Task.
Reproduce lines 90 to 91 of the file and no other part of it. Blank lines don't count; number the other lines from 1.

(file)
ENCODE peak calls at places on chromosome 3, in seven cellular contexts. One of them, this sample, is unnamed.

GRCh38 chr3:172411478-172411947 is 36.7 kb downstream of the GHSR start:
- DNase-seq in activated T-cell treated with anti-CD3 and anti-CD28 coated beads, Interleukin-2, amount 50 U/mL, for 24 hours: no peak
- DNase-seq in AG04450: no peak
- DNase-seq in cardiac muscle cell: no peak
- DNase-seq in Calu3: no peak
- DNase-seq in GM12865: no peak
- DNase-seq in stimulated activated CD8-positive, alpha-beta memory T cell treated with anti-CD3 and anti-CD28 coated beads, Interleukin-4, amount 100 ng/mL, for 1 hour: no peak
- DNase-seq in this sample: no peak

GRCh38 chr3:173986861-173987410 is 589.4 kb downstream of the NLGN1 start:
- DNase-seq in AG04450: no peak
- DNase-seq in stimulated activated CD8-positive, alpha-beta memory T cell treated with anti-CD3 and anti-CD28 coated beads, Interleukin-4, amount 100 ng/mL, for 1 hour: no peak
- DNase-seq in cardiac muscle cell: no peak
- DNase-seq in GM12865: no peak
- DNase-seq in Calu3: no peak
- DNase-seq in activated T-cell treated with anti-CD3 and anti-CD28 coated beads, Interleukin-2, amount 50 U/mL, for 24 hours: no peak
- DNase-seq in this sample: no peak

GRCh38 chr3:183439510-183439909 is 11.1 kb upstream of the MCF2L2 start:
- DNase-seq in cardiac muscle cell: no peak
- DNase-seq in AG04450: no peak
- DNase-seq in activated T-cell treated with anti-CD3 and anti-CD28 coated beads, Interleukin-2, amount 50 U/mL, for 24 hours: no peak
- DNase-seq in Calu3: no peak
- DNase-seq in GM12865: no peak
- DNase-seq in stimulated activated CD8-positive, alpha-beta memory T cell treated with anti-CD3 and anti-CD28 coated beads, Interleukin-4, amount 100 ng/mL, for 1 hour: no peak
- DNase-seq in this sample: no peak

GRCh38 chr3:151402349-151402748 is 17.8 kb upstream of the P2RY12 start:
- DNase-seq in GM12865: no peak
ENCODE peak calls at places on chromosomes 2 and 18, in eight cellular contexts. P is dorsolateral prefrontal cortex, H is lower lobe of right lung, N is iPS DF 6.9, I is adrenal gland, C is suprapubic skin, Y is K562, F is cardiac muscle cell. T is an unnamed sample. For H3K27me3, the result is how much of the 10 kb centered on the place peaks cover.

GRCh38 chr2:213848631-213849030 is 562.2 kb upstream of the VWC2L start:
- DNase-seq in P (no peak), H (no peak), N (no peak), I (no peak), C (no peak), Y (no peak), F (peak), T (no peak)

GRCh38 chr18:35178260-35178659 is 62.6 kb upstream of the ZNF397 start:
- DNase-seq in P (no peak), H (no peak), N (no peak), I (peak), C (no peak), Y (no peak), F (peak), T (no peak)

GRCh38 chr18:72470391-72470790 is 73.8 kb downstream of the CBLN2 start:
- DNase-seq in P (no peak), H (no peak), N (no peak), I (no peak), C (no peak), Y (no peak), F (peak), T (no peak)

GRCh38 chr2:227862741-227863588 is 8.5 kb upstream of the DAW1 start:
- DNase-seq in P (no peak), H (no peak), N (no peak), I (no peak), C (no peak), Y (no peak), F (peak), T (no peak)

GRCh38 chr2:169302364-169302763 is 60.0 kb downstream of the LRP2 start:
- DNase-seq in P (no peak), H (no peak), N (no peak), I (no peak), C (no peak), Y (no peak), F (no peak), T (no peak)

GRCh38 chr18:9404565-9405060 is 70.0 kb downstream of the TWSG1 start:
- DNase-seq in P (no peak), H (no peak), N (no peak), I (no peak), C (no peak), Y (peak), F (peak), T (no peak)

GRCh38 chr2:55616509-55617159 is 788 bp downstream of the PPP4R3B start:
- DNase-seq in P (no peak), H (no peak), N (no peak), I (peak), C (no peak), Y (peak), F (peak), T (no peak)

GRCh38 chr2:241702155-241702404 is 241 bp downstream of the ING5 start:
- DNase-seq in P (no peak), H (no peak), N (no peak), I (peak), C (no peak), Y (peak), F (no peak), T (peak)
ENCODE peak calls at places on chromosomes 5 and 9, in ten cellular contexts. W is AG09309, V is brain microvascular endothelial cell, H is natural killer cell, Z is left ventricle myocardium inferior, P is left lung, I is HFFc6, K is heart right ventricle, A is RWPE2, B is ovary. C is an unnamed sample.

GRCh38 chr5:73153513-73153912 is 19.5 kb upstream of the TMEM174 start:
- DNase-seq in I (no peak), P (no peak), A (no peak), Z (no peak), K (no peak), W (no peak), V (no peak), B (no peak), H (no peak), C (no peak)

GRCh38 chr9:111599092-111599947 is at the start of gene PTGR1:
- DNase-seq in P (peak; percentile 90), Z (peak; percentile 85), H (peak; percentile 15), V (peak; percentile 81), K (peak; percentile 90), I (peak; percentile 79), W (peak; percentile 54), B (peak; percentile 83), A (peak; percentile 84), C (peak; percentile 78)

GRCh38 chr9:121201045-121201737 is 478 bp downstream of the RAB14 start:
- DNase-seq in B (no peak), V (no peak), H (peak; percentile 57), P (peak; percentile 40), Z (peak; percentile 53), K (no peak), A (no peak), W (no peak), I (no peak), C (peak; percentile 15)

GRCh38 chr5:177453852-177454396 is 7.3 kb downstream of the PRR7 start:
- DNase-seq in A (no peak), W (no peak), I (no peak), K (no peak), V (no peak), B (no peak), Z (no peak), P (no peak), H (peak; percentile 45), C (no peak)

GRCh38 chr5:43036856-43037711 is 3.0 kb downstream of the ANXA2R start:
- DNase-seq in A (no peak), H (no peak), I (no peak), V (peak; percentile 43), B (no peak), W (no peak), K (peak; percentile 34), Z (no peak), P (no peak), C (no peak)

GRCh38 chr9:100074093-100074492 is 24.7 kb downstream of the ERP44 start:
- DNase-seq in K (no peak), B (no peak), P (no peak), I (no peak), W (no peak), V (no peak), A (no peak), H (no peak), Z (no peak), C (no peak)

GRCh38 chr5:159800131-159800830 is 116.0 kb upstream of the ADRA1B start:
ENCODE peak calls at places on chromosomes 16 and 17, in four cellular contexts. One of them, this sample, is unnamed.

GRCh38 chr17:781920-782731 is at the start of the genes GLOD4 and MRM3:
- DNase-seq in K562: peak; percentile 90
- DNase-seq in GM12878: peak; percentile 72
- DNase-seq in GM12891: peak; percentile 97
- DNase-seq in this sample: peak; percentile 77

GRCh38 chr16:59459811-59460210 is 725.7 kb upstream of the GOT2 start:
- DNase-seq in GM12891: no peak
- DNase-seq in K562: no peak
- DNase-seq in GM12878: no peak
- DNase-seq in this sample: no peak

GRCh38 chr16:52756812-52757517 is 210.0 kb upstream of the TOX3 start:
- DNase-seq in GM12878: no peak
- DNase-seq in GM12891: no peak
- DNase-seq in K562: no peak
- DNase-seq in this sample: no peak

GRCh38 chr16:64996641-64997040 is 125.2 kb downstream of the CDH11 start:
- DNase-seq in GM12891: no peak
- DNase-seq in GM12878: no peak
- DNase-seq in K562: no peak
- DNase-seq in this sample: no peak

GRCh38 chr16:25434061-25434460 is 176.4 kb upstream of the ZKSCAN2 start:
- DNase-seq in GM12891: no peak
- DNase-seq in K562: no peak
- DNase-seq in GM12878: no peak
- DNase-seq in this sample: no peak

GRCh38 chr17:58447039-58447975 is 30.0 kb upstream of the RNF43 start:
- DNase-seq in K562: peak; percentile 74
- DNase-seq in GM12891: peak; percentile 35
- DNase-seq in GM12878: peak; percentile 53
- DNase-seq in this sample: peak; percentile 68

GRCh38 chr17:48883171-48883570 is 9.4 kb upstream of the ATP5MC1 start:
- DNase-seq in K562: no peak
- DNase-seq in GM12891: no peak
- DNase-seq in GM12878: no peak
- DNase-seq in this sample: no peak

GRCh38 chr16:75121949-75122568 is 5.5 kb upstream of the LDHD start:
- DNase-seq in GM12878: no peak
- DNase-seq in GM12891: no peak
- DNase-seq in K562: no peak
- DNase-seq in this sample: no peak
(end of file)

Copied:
GRCh38 chr17:48883171-48883570 is 9.4 kb upstream of the ATP5MC1 start:
- DNase-seq in K562: no peak